Canadian beef exports increased in 2021.
Canadian Cattlemen’s Association executive vice president Dennis Laycraft says beef exports have grown 25 percent in volume and 28 percent in value.
The United States is our largest market, followed by Japan and Mexico, followed by China and South Korea.
South Korea recently suspended its quarantine inspections of Canadian beef as it seeks more information on this atypical case of BSE discovered last month in central Alberta.
He says we have a single veterinary certificate with Korea which we are recommending to amend now that we have achieved negligible risk status.
“It came as a result of a negotiation that followed us bringing them to the WTO.”
Laycraft says more information has been sent to South Korea, clarifying that this was an atypical case.
“This information has now been passed to the Food Safety Authority in South Korea. Our government will follow up with them and I hope this issue should be resolved very, very quickly. But, you know, we will be watching it very closely. know we are reaching out literally every day for an update on where it is at. “
Laycraft says they expect South Korea to be a very important market for Canadian beef in the long run.
He notes that the fact that the atypical case has been found shows that our surveillance system is working.
“To maintain the negligible risk status, you have to maintain adequate surveillance, and if countries around the world do adequate surveillance, it’s almost inevitable. Almost anywhere in the world, you will eventually find an atypical case study occurring spontaneously. The OIE states very specifically that it is different when you find an atypical case, it does not affect your status at all. And really, countries shouldn’t have any restrictions or suspensions, but we still live with some previous rules where a few suspensions usually for very short periods of time. “
Although South Korea is an important market, our biggest trading partner is the United States and it is important to keep a close eye on what is happening in the South.
There have been discussions around M-COOL (mandatory labeling country).
“We have seen some very strong statements, including last week from the agriculture secretary, that whatever they are going to do will be WTO compliant,” Laycraft said. “Of course we won the WTO lawsuit, we still have the right to retaliate if they reinstated mandatory country-of-origin labeling in a way that discriminates against our exports of live cattle and At this point, we still continue to hear very clearly from the administration that whatever they do, they will be WTO compliant. So this is one of those things that will lift the head every now and then, but we work with our allies to try to stay on top of this one and lead it with every pass. “
Something that has happened this week is that the United States has announced new rules regarding a significant lack of competition in the meat sector.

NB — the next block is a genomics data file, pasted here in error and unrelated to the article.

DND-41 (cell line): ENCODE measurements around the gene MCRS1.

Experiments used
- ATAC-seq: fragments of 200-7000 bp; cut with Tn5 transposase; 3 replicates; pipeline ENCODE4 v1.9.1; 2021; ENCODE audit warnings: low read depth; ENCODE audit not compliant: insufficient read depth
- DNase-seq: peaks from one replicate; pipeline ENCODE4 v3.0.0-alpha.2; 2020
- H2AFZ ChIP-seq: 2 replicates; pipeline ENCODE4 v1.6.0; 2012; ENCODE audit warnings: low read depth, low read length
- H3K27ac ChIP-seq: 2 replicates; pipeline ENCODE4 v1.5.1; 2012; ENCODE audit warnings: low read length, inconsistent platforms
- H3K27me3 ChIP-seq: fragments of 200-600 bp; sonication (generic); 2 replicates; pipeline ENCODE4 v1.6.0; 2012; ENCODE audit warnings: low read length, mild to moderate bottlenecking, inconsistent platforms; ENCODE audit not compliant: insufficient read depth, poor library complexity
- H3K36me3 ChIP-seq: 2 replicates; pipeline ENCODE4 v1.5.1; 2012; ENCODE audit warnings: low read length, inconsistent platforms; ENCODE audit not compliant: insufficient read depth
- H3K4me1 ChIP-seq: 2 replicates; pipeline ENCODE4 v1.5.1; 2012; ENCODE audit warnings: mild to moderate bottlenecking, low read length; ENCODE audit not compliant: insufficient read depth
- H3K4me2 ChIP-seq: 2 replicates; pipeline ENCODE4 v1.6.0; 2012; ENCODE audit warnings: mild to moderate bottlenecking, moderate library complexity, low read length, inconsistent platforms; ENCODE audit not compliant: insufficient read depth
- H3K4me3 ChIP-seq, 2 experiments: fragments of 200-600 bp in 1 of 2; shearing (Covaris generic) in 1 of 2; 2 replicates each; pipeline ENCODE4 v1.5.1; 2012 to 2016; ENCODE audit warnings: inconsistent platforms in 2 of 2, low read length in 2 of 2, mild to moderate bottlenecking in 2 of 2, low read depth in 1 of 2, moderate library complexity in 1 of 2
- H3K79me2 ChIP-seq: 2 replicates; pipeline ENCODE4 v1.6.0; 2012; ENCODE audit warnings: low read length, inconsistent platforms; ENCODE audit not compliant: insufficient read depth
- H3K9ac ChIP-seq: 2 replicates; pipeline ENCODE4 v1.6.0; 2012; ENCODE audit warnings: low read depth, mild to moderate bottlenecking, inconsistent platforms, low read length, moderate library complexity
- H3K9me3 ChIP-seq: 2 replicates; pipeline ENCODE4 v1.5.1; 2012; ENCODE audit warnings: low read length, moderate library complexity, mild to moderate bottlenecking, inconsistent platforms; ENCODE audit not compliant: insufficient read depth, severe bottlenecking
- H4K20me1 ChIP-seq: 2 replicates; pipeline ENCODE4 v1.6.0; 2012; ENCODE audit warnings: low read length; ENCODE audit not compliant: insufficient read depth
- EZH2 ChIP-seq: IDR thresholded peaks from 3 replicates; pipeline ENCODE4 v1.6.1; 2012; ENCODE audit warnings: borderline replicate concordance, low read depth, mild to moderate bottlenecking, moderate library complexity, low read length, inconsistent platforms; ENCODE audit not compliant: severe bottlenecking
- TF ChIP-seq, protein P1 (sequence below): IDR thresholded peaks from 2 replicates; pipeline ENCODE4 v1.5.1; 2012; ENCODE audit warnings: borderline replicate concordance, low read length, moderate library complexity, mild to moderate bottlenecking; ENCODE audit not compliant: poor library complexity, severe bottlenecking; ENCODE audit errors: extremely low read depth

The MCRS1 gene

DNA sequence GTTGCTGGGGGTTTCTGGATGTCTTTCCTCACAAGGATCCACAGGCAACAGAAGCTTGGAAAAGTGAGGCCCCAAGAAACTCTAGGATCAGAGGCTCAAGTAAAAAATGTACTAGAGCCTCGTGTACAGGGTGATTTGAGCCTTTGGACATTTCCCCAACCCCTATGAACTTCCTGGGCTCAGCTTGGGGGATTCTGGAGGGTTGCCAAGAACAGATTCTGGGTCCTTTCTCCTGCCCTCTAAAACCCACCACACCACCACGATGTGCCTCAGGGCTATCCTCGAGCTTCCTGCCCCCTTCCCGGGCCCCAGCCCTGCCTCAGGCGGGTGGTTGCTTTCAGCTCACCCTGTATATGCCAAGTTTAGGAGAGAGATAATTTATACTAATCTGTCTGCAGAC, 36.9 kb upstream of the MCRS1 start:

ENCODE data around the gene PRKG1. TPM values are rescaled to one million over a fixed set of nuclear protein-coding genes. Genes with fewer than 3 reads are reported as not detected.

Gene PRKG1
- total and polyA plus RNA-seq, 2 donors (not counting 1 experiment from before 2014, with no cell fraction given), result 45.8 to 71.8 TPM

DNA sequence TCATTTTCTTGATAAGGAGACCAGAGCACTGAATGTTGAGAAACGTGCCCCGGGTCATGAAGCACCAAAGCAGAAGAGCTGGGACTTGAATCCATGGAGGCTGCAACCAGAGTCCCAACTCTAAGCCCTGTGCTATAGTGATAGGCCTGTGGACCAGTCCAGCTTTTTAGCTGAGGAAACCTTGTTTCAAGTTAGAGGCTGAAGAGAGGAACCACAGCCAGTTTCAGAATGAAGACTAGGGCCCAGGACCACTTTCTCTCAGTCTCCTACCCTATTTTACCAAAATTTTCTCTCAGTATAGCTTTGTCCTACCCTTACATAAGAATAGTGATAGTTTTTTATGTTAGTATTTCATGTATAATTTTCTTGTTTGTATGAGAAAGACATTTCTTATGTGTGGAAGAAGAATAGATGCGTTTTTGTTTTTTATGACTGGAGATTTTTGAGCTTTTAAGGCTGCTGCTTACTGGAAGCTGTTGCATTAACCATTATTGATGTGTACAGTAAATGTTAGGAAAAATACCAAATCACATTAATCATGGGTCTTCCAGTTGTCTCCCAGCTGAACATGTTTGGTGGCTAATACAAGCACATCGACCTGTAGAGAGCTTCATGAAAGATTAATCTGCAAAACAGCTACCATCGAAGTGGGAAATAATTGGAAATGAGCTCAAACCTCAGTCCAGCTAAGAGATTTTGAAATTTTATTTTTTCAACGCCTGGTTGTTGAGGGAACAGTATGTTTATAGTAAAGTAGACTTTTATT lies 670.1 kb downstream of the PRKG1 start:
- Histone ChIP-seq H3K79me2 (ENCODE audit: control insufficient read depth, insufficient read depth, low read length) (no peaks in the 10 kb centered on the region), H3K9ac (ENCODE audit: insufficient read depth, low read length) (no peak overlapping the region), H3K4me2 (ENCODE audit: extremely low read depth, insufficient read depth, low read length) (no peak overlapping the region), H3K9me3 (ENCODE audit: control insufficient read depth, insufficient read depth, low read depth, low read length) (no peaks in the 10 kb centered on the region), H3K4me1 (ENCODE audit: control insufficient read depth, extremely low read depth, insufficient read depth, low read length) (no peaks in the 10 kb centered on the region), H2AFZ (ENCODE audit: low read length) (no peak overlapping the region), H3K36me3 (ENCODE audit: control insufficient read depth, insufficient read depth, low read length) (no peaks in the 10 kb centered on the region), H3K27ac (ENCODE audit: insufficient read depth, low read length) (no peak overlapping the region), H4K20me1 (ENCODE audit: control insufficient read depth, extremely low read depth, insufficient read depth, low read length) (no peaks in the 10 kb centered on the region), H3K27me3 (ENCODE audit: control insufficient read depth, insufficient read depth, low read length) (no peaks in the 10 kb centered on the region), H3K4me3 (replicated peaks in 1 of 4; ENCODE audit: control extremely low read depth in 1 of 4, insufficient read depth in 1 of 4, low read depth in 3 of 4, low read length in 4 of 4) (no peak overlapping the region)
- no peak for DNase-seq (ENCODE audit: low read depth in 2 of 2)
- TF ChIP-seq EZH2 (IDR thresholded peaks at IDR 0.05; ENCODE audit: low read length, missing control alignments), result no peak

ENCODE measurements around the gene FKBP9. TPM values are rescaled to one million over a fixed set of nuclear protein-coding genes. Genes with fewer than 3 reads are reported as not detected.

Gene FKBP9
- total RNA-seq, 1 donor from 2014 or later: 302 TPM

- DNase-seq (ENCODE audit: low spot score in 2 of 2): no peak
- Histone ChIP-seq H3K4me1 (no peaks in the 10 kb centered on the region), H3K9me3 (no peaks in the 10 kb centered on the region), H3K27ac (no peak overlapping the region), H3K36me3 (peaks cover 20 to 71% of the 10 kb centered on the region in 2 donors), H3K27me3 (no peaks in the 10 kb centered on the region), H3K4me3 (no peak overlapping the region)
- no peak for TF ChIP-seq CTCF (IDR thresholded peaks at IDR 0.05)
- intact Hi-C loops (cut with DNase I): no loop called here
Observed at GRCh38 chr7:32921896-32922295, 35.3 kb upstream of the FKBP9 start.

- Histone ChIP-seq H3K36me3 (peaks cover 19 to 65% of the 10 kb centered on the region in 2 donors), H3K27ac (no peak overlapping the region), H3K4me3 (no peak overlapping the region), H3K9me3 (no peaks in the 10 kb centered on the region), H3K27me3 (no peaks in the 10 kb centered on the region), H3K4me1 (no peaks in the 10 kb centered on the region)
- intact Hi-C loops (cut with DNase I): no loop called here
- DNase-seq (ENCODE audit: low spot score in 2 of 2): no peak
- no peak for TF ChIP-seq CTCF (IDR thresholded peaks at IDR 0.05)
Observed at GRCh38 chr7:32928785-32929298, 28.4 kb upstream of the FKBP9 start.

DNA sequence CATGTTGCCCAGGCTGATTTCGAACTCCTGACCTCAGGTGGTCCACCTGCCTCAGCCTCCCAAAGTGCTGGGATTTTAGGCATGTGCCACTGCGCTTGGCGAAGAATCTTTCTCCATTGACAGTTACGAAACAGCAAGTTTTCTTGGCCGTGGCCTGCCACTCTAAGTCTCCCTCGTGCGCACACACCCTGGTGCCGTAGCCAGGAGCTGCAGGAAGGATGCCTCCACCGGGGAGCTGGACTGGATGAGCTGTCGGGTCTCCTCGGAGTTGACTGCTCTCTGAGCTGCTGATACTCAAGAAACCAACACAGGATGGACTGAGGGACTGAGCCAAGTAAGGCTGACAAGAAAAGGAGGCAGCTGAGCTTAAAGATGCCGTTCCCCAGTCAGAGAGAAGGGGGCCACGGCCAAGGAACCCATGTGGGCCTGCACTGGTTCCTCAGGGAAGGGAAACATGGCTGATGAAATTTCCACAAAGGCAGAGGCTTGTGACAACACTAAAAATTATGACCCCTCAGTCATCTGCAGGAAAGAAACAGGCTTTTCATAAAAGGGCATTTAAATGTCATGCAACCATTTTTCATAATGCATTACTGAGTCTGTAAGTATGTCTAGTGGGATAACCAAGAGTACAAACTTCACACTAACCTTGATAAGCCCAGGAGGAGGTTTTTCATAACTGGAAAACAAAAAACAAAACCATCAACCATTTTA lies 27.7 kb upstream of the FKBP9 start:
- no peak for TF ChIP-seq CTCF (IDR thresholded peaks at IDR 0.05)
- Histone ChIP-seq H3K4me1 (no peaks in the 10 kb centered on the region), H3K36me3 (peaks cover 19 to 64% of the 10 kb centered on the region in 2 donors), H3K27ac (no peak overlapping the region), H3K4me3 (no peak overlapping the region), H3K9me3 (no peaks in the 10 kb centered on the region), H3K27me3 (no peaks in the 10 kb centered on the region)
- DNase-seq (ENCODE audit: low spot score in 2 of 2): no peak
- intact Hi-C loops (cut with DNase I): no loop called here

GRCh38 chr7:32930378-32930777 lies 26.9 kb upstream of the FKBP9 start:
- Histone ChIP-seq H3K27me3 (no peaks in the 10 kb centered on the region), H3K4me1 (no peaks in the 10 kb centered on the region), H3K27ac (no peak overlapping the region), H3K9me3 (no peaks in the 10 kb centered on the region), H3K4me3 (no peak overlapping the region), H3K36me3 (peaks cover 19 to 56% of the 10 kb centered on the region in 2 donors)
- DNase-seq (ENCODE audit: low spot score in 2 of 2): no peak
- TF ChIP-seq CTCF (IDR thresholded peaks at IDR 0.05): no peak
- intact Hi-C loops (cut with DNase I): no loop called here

The move was based on a recent White House analysis which found that the four major meat packers (Tyson, Cargill, JBS and National Beef Packing) control between 55% and 85% of the market in the livestock, pork and chicken.
He says the first part is trying to encourage more small and medium-scale processing across the United States. Then there’s a much stronger enforcement engagement to look at whether there are any practices that could fall under their packers and that stockyards are acting as essentially anti-competitive.
“I think we’re just going to have to wait and see how it actually evolves. I mean, encouraging more factory capacity is always a good thing. You know, I think the other side of what we’re hearing in the south of the border is that manpower is still a big problem there, and that has been a challenge. So it’s quite difficult to increase the existing capacity when you run out of workers. So I don’t think that ‘ There is a silver bullet or solution to this problem, but anything that increases competition in the United States is also good for Canada. “
He notes that we are actually more focused. We only have two of the big four factories in Canada, but since we have the Canada-United States-Mexico Agreement, we still have the other factories that regularly bid for
our cattle when they are for sale.
According to Laycraft, this is more of an integrated North American market and we are not going to see our market operate independently of the United States.
“We continue to look for what we can do to make our processing industry at all scales more competitive here. Resolve any cross-border issues that affect our ability to move livestock south. We are looking at how to create the best competitive conditions in our industry, and that also includes in the processing industry. So we’re following this very closely and seeing what we can get out of it. “
He says on the positive side, we continue to see remarkable demand for our product.